Review: Star Wars Episode 1 - The Phantom Menace 3D

For his next travesty the evil tyrant George Lucas has decided to bury the entire Star Wars saga under a coating of 3D mush. This adds precisely nothing to the experience but means you spend a lot of the time squinting at murky, blurry images thinking the film can't possibly be meant to look like that.

Apart from that though the Phantom Menace plays exactly like it did 13 years ago – a crushing initial sense of disappointment rallying to an uneven but enjoyable piece of pulp space opera.

Watching the first 30-odd minutes of Episode One is a uniquely painful experience. The opening is hectic yet nondescript. Characters lollop onto screen like they are coming back from an ad break.

Everybody seems to be in the middle of something not particularly interesting. The opening scrawl is a remarkable piece of prose: even after all this time it still retains its power to dampen expectations; I can't imagine how deflating it must have been seeing that in May 1999 on opening night. Does anyone read it to the end?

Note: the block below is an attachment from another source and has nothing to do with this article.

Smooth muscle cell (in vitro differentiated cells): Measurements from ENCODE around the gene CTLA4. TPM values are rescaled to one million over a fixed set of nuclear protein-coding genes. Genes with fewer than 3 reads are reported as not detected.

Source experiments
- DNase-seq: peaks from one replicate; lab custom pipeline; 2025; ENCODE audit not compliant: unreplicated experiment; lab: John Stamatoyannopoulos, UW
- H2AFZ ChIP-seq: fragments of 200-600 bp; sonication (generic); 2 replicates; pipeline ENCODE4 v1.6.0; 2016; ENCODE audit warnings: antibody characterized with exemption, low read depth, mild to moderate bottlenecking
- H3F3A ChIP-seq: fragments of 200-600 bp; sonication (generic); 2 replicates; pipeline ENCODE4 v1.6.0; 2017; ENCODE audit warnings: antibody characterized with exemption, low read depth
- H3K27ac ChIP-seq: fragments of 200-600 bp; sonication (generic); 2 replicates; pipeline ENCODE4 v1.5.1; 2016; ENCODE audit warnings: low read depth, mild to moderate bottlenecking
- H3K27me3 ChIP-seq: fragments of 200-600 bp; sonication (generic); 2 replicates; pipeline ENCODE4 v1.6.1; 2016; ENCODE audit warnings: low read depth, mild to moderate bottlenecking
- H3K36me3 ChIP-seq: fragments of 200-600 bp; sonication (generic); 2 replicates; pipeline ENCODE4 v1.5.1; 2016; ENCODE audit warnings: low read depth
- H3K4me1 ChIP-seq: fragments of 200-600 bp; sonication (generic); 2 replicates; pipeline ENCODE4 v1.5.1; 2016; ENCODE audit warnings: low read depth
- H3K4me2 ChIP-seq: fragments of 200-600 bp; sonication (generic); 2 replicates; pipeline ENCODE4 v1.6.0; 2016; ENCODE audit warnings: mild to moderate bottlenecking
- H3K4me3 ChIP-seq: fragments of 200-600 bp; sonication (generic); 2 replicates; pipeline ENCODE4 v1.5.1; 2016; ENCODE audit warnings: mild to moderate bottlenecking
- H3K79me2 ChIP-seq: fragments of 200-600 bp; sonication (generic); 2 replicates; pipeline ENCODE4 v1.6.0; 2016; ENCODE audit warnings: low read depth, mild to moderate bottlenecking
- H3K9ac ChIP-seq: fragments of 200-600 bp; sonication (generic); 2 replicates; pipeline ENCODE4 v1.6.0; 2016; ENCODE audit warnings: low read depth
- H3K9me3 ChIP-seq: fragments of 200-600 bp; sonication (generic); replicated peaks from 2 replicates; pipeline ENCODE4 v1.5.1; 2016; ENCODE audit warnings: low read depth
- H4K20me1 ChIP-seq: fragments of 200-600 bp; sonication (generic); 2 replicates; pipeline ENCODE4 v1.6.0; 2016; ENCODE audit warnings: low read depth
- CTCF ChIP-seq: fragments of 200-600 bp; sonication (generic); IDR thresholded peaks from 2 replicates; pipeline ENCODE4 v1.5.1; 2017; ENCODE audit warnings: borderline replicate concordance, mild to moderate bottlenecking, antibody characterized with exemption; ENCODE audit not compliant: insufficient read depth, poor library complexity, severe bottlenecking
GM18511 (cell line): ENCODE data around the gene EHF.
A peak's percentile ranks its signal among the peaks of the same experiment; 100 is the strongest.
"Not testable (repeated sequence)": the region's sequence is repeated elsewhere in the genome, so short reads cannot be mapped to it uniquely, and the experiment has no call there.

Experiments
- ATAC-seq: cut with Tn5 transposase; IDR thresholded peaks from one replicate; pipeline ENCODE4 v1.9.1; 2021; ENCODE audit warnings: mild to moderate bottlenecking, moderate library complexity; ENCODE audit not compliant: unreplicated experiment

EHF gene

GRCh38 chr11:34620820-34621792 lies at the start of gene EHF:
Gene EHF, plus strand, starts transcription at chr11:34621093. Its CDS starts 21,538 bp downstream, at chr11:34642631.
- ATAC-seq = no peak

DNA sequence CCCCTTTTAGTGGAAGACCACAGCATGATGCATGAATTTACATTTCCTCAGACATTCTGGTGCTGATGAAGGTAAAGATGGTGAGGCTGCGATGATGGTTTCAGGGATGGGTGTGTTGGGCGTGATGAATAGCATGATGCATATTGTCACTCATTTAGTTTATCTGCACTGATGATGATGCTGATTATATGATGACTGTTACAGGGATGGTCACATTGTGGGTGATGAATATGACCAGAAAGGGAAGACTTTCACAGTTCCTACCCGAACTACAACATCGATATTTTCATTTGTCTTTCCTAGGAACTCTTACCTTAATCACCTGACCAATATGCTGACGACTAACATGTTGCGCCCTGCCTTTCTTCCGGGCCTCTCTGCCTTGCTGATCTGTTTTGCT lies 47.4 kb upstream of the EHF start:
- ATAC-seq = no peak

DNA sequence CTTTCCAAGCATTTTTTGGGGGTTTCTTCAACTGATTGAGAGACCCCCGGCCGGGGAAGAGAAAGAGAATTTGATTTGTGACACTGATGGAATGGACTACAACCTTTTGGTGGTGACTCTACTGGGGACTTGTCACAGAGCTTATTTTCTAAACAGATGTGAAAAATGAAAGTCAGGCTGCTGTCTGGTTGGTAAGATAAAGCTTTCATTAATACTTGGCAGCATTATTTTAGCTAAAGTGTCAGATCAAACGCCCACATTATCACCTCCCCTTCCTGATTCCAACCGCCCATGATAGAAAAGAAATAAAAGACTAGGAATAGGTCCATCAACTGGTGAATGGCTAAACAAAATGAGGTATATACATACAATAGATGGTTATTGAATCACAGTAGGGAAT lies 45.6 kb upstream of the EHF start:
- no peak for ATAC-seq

It isn't until the film reaches the familiar landscape of Tattooine that proceedings become bearable. At the halfway point the film comes up with its first worthwhile set piece – the pod race. For all its special effects it's a fairly primitive piece of film-making, offering only the excitement of things going very fast and going very fast through narrow gaps, but it is at least exciting and well executed (the sound effects are marvellous) and from that point the rest of the film just whizzes by.

What's good in Phantom Menace is very good indeed – Liam Neeson, Darth Maul and the three-way showdown that is a highlight of the whole series, heightened by some of John Williams' very best music. Dennis Potter lookalike Ian McDiarmid makes a great villain.

What's bad in Phantom Menace is truly inexplicable. It's an odd film and you can never quite pin it down: it's calculating but guileless; po-faced yet silly, aloof yet ingratiating. But while most Hollywood blockbusters want you feel that they are the ultimate, the pinnacle, this is a film that seems to suggest that it is no big deal. Instead it offers the casual throwaway pleasures of a luridly covered science fantasy paperback you might pick up for 20p in a second-hand bookshop.

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Director: George Lucas

Starring: Liam Neeson, Ewan McGregor, Natalie Portman, Jake Lloyd and Ian McDiarmid

Length: 136 mins